Free Grace 9

Nothing in man doth precede or prevent the grace of God. The light and beams of grace do dispel the clouds of our sins. Not for our sakes, but for his Name’s sake he covereth our sins. It is God’s prerogative to free us from sin by grace, and to remove them far from us. “As far as the east is from the west, so far hath he removed our transgressions from us.” {Ps.103:12} He only can remove sin against whom it is committed. He only can cast sin into the depths of the sea, who hath an ocean of grace in himself, in which he swalloweth them up. John Simpson {Perfection of Justification, 1648} Obtained from
Isaiah 40:17 All the nations are as nothing before Him, They are regarded by Him as less than nothing and meaningless.

Acts 9:1 Now Saul, still breathing threats and murder against the disciples of the Lord, went to the high priest, 2 and asked for letters from him to the synagogues at Damascus, so that if he found any belonging to the Way, both men and women, he might bring them bound to Jerusalem. 3 As he was traveling, it happened that he was approaching Damascus, and suddenly a light from heaven flashed around him; 4 and he fell to the ground and heard a voice saying to him, “Saul, Saul, why are you persecuting Me?” 5 And he said, “Who are You, Lord?” And He said, “I am Jesus whom you are persecuting,

In looking at the conversion of Saul (became Paul) we see the glory of free-grace and in doing so we see the only hope for sinners. The conversion story of Saul not only gives hope to unconverted sinners, it gives hope to converted sinners who have had their eyes opened to their sin and see themselves as so sinful that they have lost hope and mourn that they are without Christ. The conversion story of Saul should give hope to those who see nothing in themselves that would make them worthy of the least mercy of God and cannot see anything in themselves that makes them think that they are saved. Saul, who was later the apostle Paul, called himself the chief of sinners and said that he was shown mercy as the foremost of sinners so that the perfect patience of Christ would be seen in him as an example for those who would believe in Him for eternal life (I Timothy 1:15-16).

What merits did Saul obtain before he was converted? He was a very religious man, but in that he was persecuting Christ he was a very vile and wicked man. Saul was persecuting Christ by going after the body of Christ (the Church, the people of God) and killing some and putting others in prison. Saul was righteous in the eyes of men and in the eyes of very religious men, but in the eyes of God he was an unregenerate hater of God who was persecuting Christ. Saul had no merit in the eyes of God and there was nothing in him that would move God to save him based on himself.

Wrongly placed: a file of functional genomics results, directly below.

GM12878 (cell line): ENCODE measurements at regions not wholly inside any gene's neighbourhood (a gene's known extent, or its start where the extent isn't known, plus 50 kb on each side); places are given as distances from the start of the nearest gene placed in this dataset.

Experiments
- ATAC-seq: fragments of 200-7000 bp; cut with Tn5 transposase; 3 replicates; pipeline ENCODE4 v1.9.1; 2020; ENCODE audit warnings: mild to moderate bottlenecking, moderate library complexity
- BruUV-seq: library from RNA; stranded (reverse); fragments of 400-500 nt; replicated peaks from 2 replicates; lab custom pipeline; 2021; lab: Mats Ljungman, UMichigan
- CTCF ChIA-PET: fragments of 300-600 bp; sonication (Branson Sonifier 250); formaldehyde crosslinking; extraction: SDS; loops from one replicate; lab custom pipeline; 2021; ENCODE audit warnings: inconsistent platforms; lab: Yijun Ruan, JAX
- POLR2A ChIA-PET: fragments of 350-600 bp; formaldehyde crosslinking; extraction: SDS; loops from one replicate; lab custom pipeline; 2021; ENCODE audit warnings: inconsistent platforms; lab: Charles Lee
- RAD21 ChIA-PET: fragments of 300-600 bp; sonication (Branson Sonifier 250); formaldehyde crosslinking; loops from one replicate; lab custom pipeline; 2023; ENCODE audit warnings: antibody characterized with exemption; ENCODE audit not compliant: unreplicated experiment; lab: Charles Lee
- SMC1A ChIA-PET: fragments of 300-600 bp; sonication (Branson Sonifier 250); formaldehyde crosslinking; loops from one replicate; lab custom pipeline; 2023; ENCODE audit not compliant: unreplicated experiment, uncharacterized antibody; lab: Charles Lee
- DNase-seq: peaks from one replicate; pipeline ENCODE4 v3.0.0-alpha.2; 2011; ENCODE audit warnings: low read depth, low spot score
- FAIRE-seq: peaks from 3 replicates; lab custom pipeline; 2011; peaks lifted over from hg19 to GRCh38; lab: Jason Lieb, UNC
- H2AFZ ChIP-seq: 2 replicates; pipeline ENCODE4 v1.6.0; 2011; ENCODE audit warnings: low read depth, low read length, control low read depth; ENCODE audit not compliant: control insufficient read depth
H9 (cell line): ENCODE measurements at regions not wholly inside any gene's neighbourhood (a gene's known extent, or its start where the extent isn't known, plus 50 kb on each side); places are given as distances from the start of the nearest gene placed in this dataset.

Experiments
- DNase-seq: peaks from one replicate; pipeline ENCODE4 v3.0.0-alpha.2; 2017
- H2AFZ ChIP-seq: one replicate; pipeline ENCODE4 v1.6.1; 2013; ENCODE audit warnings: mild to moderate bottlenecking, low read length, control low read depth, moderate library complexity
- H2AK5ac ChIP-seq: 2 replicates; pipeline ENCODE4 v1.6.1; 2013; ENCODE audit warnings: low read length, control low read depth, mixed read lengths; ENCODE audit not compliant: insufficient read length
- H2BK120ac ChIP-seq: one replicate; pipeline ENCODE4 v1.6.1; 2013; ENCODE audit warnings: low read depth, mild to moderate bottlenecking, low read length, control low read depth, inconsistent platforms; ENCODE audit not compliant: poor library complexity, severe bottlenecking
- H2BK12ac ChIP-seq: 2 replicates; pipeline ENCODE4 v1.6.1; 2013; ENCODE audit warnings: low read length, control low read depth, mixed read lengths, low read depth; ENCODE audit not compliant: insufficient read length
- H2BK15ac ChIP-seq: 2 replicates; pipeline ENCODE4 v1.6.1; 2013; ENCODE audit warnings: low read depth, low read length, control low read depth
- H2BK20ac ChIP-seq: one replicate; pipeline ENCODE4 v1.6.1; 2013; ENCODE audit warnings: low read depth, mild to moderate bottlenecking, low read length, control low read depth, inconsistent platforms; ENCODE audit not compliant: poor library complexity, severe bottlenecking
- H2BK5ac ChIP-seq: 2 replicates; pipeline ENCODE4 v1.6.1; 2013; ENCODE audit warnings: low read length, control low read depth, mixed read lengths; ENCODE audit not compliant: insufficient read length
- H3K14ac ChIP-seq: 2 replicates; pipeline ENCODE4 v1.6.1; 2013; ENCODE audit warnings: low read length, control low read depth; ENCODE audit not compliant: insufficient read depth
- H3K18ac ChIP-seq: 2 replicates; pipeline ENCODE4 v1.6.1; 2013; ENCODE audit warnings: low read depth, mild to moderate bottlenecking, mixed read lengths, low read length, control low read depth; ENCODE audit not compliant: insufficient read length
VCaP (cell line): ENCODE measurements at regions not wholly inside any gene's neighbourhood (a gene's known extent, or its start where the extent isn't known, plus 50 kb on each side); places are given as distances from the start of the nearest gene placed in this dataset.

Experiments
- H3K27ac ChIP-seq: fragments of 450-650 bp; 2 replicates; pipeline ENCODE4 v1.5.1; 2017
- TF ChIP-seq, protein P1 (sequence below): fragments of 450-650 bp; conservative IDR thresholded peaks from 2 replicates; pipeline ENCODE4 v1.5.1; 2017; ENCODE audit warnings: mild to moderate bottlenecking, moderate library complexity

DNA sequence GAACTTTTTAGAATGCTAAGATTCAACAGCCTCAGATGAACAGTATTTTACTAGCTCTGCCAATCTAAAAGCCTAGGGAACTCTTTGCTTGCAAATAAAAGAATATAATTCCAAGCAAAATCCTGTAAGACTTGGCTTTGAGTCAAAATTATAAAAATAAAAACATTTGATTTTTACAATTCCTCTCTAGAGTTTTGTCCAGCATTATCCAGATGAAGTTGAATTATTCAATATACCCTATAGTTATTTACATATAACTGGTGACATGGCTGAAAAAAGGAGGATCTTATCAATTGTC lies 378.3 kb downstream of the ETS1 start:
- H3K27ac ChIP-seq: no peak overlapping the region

But surely, some would argue, that is going too far. Saul was a very religious man and followed the law stringently. Surely there was something in Saul that would have moved God to save him. Well, by nature Saul was a child of wrath. He was born dead in trespasses and sins and he was a child of the devil. All of the intents of his heart was wicked and that continually. All of his religion, therefore, was really a way of suppressing the truth of God in unrighteousness and so all of the religion of Paul was done in service of the idol of self rather than the living God. But again, what would have moved God to have saved a wretch like Paul?

As stated in the paragraph at the top, “He only can cast sin into the depths of the sea, who hath an ocean of grace in himself, in which he swalloweth them up.” God saved Paul on the only basis that a sinner can be saved and that is the basis of Himself. God covers our sins by the blood of Christ and clothes us in the perfectly white linen robes of the righteousness of Christ for His own name’s sake. Here is the ground of confidence that we have before the living God. We are not saved because of our righteousness or merit, and we are not kept in His hands by our own works or goodness. We are saved by the free-grace of God which means that God saves sinners based on Himself and His own glory rather than anything found in the sinner. Oh here is hope for poor sinners. Here is hope for sinners who find nothing in themselves to hope in. Here is hope for sinners who see no merit and no righteousness in themselves. The hope is that God does not save them or keep them saved because of anything found in themselves, but because of His own glory. Sinners, look to Christ and to Christ alone for grace and by grace.

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